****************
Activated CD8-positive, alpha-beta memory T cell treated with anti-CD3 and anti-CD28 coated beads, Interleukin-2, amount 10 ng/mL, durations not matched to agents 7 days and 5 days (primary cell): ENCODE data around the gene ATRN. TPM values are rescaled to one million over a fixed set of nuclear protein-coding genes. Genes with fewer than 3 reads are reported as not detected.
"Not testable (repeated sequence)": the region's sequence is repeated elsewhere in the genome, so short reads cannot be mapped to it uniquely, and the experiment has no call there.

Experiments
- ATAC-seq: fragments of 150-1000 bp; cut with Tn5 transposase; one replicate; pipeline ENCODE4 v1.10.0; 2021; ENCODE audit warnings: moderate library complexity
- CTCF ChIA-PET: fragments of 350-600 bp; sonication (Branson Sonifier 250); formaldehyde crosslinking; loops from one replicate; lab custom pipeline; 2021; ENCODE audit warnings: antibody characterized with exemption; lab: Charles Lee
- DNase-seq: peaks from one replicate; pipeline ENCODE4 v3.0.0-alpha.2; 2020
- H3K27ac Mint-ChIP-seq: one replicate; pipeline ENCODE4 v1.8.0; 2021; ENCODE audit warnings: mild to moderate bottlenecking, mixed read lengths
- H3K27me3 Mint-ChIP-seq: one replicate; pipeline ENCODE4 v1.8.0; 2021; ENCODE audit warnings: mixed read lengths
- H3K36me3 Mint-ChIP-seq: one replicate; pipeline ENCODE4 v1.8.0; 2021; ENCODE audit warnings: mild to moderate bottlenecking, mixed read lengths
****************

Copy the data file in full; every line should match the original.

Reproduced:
Activated CD8-positive, alpha-beta memory T cell treated with anti-CD3 and anti-CD28 coated beads, Interleukin-2, amount 10 ng/mL, durations not matched to agents 7 days and 5 days (primary cell): ENCODE data around the gene ATRN. TPM values are rescaled to one million over a fixed set of nuclear protein-coding genes. Genes with fewer than 3 reads are reported as not detected.
"Not testable (repeated sequence)": the region's sequence is repeated elsewhere in the genome, so short reads cannot be mapped to it uniquely, and the experiment has no call there.

Experiments
- ATAC-seq: fragments of 150-1000 bp; cut with Tn5 transposase; one replicate; pipeline ENCODE4 v1.10.0; 2021; ENCODE audit warnings: moderate library complexity
- CTCF ChIA-PET: fragments of 350-600 bp; sonication (Branson Sonifier 250); formaldehyde crosslinking; loops from one replicate; lab custom pipeline; 2021; ENCODE audit warnings: antibody characterized with exemption; lab: Charles Lee
- DNase-seq: peaks from one replicate; pipeline ENCODE4 v3.0.0-alpha.2; 2020
- H3K27ac Mint-ChIP-seq: one replicate; pipeline ENCODE4 v1.8.0; 2021; ENCODE audit warnings: mild to moderate bottlenecking, mixed read lengths
- H3K27me3 Mint-ChIP-seq: one replicate; pipeline ENCODE4 v1.8.0; 2021; ENCODE audit warnings: mixed read lengths
- H3K36me3 Mint-ChIP-seq: one replicate; pipeline ENCODE4 v1.8.0; 2021; ENCODE audit warnings: mild to moderate bottlenecking, mixed read lengths